$$deg(r)! * [deg(n) - 1]!$$

for every other node n. This actually works out hilariously well. We note that, as mentioned before, the answer is:

$$\prod_{i = 1}^v [count(v) - 1]!$$

This solution lends itself very well to jelly.

ĠẈ’!P


First, we get the count array that we need, by getting Ġrouping indices by their elements and taking vectorized length. Then we decrement and factorial, and finally product:

ĠẈ      Count array
’     Decrement
!    Factorial
P   Product


P.S.: Thanks to HyperNeutrino for helping me with the jelly solution, seeing as my jelly is a bit rusty...

# JavaScript (ES6), 42 bytes

This is based on @xnor's conjecture.

a=>a.map(x=>t*=(a[~x]=-~a[~x])-1||1,t=1)|t


Try it online!

# Charcoal, 11 bytes

ＩΠＥθ∨№…θκι¹


Try it online! Link is to verbose version of code. Uses @xnor's algorithm. Explanation:

   θ        Input array
Ｅ         Map over elements
θ    Input array
…     Truncated to length
κ   Current index
№      Count occurrences of
ι  Current element
∨       Logical Or
¹ Literal 1
Π          Take the product
Ｉ           Cast to string
Implicitly print


Using the form of representation whereby leaf nodes are visited once and the root node is considered to have an extra edge so that it gets visited both at the start and the end, then the number of edges for a given node is equal to the number of times it was visited. On the first visit to a node with n edges you only have a choice of n-1 edges since you have to completely traverse all of its subtrees before returning to the parent, and similarly on subsequent visits you have fewer choices until finally the last two visits both give you no choice at all. This could be reduced to the products of the relevant factorials for each node, although as @xnor points out it's actually golfier for some languages to replace each visit with the count of remaining choices and take the overall product (the Charcoal algorithm actually takes the product in reverse order but of course this makes no difference to the total).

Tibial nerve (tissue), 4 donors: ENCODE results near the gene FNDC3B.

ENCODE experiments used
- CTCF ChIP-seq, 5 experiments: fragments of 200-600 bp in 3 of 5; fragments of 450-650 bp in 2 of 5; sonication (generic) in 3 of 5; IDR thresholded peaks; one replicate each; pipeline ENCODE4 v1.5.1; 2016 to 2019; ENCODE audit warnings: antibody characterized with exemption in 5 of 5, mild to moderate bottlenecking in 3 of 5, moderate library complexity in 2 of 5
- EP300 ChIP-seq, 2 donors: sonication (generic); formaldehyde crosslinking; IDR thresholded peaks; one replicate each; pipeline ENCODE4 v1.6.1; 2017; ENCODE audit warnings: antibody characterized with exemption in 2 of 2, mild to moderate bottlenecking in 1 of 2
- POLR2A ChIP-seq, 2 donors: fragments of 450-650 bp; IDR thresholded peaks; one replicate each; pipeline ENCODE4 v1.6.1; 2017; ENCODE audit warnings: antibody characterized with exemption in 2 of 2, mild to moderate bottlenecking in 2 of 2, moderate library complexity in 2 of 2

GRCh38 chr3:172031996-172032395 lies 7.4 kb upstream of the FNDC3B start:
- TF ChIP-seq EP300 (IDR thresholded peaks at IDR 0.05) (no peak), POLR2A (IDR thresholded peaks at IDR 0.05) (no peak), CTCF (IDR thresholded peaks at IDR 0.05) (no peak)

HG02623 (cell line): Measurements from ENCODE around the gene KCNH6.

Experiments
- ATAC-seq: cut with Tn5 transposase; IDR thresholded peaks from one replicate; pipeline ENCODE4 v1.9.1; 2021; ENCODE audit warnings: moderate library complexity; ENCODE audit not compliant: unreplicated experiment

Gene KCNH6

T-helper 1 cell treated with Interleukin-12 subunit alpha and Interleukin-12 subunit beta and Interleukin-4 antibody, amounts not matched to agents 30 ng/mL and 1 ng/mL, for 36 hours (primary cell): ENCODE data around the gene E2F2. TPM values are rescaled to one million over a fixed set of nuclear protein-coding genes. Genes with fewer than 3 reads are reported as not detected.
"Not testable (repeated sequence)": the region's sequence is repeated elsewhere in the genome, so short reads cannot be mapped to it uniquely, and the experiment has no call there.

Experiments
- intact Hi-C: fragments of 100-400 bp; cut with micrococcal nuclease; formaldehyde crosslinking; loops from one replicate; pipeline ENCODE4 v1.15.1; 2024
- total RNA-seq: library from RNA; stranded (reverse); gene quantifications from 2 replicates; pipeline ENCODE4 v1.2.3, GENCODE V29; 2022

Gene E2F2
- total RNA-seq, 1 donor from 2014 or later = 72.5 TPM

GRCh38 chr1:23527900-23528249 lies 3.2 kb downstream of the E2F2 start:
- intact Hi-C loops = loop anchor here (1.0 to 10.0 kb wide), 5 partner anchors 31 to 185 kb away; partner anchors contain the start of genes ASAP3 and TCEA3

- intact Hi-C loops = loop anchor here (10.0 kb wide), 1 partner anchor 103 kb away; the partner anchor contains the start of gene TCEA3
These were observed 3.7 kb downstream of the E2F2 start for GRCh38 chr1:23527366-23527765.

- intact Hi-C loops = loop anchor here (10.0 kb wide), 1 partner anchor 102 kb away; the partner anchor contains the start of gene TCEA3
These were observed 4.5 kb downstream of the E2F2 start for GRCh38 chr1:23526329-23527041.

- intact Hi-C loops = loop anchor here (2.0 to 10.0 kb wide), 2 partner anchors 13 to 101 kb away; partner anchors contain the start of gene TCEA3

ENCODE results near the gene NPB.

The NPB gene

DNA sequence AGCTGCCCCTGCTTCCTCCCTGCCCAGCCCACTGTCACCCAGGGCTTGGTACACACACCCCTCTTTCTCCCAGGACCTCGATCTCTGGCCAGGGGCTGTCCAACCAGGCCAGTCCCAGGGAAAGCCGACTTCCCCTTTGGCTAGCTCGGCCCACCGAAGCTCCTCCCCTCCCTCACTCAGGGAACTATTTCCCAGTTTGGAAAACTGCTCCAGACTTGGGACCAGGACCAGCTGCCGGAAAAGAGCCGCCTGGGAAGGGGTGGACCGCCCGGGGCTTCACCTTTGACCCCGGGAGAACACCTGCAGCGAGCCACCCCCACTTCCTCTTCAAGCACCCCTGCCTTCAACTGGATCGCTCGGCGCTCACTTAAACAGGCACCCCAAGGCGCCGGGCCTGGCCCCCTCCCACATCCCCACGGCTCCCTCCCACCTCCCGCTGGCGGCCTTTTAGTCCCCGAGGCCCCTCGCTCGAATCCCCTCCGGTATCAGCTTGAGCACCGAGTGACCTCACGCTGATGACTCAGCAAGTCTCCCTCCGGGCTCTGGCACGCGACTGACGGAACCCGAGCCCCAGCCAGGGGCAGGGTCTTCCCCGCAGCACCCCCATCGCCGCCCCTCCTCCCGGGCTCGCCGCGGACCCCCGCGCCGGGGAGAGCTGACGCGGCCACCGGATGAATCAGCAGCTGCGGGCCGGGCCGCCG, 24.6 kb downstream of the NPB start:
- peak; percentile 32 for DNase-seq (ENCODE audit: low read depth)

# 05AB1E, 5 bytes

Ù¢<!P


A bit lame, but this is simply a port of @xnor's Python 2 answer and @Riolku's Jelly answer, so make sure to upvote them!

Explanation:

Ù      # Uniquify the (implicit) input-list
¢     # Count how many times each occurs in the (implicit) input-list
<    # Decrease each count by 1
!   # Take the factorial on each value
P  # And take the product of that
# (after which it is output implicitly as result)


# Perl 5-ap, 27 bytes

$\=1;$\*=$h{$_}++||1for@F}{


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# Japt, 8 bytes

ü ®ÅÊÊÃ×


Try it